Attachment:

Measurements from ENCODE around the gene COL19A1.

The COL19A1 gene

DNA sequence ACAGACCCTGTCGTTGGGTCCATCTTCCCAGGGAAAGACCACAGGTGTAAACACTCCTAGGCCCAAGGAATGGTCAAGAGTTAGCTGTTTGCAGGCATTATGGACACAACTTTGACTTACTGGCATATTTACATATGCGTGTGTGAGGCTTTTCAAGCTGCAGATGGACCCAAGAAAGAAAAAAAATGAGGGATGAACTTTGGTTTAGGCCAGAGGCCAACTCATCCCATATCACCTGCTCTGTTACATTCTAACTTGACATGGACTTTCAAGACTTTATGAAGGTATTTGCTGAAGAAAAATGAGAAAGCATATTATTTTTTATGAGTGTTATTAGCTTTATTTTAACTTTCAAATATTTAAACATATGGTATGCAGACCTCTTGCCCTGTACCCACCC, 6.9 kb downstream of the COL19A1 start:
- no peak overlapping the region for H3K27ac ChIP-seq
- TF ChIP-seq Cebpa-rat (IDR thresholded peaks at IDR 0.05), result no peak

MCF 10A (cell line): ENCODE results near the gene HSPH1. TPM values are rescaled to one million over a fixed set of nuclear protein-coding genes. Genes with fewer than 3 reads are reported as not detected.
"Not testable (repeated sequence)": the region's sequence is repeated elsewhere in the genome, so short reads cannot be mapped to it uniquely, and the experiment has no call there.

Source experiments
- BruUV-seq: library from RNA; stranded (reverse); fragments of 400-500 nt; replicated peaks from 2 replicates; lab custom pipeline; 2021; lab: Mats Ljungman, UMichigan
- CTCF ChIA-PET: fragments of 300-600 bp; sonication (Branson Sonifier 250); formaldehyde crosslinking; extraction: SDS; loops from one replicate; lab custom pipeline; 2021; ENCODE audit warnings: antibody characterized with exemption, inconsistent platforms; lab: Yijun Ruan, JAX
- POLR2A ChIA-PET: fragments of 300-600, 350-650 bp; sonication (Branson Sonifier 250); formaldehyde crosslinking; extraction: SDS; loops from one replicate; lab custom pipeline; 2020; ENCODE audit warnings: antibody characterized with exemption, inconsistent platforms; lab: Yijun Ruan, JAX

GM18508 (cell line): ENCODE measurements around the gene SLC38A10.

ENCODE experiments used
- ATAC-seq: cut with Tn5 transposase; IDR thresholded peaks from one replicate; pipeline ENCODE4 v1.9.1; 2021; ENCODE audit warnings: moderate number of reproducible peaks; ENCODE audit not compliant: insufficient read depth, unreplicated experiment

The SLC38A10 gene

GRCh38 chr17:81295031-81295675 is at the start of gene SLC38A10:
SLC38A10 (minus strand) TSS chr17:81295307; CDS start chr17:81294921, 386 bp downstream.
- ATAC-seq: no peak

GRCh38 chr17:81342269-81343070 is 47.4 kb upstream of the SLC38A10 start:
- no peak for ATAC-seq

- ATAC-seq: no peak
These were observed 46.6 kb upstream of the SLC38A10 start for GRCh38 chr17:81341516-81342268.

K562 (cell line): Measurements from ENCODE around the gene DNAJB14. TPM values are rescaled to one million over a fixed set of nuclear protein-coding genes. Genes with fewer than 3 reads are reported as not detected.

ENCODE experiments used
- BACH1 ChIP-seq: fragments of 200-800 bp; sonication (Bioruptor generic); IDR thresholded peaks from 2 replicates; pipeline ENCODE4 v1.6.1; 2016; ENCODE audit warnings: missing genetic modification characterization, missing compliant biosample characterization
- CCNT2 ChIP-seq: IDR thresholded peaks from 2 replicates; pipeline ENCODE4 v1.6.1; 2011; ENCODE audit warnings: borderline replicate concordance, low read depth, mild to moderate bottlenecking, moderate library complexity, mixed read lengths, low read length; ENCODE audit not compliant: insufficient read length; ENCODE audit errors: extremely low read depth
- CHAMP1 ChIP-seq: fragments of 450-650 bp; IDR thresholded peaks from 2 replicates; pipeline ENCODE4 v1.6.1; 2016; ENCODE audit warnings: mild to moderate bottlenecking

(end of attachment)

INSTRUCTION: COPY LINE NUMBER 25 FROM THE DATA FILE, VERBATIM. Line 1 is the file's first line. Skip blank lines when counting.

- BACH1 ChIP-seq: fragments of 200-800 bp; sonication (Bioruptor generic); IDR thresholded peaks from 2 replicates; pipeline ENCODE4 v1.6.1; 2016; ENCODE audit warnings: missing genetic modification characterization, missing compliant biosample characterization